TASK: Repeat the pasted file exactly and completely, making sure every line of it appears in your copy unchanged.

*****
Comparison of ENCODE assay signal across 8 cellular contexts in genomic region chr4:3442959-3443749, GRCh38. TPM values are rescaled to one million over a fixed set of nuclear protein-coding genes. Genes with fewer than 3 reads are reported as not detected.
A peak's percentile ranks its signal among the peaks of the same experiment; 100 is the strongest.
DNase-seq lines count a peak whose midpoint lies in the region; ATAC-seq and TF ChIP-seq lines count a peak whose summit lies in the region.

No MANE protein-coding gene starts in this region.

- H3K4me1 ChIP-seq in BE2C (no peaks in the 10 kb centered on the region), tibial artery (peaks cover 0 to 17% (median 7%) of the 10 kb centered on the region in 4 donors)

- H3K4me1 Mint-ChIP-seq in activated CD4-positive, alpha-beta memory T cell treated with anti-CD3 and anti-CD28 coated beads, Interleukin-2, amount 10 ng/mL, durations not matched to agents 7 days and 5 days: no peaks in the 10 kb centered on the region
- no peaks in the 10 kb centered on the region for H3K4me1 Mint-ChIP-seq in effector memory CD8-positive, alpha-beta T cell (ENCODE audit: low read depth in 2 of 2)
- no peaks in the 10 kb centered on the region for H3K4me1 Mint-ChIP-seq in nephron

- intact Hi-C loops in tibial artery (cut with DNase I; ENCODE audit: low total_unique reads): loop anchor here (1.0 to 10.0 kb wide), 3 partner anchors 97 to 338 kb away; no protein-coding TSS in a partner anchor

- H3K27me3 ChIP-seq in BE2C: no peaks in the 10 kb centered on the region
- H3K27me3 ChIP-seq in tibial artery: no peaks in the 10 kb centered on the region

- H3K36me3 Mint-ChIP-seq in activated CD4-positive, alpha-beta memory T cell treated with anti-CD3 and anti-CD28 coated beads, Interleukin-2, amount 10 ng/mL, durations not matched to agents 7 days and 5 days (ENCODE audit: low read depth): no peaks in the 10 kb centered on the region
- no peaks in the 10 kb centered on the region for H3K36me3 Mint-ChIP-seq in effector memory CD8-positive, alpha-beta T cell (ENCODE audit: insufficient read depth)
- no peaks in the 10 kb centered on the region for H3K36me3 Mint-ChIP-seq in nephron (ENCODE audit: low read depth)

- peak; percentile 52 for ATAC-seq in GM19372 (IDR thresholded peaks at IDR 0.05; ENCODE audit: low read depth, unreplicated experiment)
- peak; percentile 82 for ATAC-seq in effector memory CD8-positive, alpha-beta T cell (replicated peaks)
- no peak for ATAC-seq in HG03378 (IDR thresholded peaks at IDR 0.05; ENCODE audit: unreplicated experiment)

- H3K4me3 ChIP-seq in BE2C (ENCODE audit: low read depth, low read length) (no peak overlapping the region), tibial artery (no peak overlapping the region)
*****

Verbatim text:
Comparison of ENCODE assay signal across 8 cellular contexts in genomic region chr4:3442959-3443749, GRCh38. TPM values are rescaled to one million over a fixed set of nuclear protein-coding genes. Genes with fewer than 3 reads are reported as not detected.
A peak's percentile ranks its signal among the peaks of the same experiment; 100 is the strongest.
DNase-seq lines count a peak whose midpoint lies in the region; ATAC-seq and TF ChIP-seq lines count a peak whose summit lies in the region.

No MANE protein-coding gene starts in this region.

- H3K4me1 ChIP-seq in BE2C (no peaks in the 10 kb centered on the region), tibial artery (peaks cover 0 to 17% (median 7%) of the 10 kb centered on the region in 4 donors)

- H3K4me1 Mint-ChIP-seq in activated CD4-positive, alpha-beta memory T cell treated with anti-CD3 and anti-CD28 coated beads, Interleukin-2, amount 10 ng/mL, durations not matched to agents 7 days and 5 days: no peaks in the 10 kb centered on the region
- no peaks in the 10 kb centered on the region for H3K4me1 Mint-ChIP-seq in effector memory CD8-positive, alpha-beta T cell (ENCODE audit: low read depth in 2 of 2)
- no peaks in the 10 kb centered on the region for H3K4me1 Mint-ChIP-seq in nephron

- intact Hi-C loops in tibial artery (cut with DNase I; ENCODE audit: low total_unique reads): loop anchor here (1.0 to 10.0 kb wide), 3 partner anchors 97 to 338 kb away; no protein-coding TSS in a partner anchor

- H3K27me3 ChIP-seq in BE2C: no peaks in the 10 kb centered on the region
- H3K27me3 ChIP-seq in tibial artery: no peaks in the 10 kb centered on the region

- H3K36me3 Mint-ChIP-seq in activated CD4-positive, alpha-beta memory T cell treated with anti-CD3 and anti-CD28 coated beads, Interleukin-2, amount 10 ng/mL, durations not matched to agents 7 days and 5 days (ENCODE audit: low read depth): no peaks in the 10 kb centered on the region
- no peaks in the 10 kb centered on the region for H3K36me3 Mint-ChIP-seq in effector memory CD8-positive, alpha-beta T cell (ENCODE audit: insufficient read depth)
- no peaks in the 10 kb centered on the region for H3K36me3 Mint-ChIP-seq in nephron (ENCODE audit: low read depth)

- peak; percentile 52 for ATAC-seq in GM19372 (IDR thresholded peaks at IDR 0.05; ENCODE audit: low read depth, unreplicated experiment)
- peak; percentile 82 for ATAC-seq in effector memory CD8-positive, alpha-beta T cell (replicated peaks)
- no peak for ATAC-seq in HG03378 (IDR thresholded peaks at IDR 0.05; ENCODE audit: unreplicated experiment)

- H3K4me3 ChIP-seq in BE2C (ENCODE audit: low read depth, low read length) (no peak overlapping the region), tibial artery (no peak overlapping the region)